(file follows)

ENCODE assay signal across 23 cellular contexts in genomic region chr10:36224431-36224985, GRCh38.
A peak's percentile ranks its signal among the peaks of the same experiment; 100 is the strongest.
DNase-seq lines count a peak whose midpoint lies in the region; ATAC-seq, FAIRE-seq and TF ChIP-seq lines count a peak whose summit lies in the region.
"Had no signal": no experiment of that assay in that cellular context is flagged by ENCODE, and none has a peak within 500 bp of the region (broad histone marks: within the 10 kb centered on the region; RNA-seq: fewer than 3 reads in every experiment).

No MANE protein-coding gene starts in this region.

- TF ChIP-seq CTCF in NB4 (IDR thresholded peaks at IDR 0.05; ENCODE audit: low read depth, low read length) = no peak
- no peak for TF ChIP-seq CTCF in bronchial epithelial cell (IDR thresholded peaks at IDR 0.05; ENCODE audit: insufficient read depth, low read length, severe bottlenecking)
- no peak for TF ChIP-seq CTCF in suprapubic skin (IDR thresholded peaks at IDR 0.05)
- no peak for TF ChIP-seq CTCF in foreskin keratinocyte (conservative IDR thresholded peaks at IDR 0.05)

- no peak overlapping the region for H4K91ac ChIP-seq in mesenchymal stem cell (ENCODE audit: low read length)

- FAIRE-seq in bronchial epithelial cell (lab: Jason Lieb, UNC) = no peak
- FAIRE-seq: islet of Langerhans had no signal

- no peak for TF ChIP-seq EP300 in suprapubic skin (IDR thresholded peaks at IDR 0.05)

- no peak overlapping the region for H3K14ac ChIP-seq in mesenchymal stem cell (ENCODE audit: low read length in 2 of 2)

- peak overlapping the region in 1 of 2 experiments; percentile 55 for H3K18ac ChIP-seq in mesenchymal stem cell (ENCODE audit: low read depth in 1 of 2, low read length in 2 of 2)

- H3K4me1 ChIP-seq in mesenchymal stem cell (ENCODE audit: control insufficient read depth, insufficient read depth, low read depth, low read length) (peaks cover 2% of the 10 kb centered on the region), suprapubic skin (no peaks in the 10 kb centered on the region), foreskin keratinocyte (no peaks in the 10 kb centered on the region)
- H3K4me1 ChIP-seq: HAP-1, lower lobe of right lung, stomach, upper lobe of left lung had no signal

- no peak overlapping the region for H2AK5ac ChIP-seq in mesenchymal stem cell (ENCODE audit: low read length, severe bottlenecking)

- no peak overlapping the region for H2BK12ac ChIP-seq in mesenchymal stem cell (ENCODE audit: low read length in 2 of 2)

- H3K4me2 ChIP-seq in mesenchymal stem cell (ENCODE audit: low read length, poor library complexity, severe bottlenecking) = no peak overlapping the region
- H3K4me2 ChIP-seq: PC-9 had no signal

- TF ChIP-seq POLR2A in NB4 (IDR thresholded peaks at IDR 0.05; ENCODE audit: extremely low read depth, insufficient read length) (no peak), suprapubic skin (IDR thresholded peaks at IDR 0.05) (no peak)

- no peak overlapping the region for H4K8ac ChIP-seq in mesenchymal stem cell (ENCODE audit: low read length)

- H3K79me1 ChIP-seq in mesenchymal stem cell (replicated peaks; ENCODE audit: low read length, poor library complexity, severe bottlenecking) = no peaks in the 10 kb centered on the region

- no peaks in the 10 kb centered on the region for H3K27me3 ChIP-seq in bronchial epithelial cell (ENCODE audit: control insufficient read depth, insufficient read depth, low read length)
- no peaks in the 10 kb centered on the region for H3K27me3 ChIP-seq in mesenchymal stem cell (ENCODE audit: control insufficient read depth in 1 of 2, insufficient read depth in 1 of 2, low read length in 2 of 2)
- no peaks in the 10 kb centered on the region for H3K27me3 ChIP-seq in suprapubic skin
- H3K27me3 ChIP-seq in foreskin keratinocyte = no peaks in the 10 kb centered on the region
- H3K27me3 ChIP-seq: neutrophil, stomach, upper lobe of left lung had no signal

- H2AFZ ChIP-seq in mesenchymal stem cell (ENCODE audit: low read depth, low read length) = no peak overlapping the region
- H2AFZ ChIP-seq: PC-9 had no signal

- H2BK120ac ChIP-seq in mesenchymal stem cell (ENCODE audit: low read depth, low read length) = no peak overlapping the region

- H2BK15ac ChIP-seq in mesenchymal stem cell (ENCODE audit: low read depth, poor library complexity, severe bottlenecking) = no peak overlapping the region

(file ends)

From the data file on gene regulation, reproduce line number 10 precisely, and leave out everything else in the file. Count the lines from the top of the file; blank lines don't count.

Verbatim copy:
- no peak overlapping the region for H4K91ac ChIP-seq in mesenchymal stem cell (ENCODE audit: low read length)